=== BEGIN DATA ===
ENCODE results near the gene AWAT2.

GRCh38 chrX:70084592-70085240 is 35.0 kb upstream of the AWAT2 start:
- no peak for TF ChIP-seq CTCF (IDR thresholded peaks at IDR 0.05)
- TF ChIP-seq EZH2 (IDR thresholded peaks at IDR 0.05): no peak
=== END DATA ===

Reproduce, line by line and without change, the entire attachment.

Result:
ENCODE results near the gene AWAT2.

GRCh38 chrX:70084592-70085240 is 35.0 kb upstream of the AWAT2 start:
- no peak for TF ChIP-seq CTCF (IDR thresholded peaks at IDR 0.05)
- TF ChIP-seq EZH2 (IDR thresholded peaks at IDR 0.05): no peak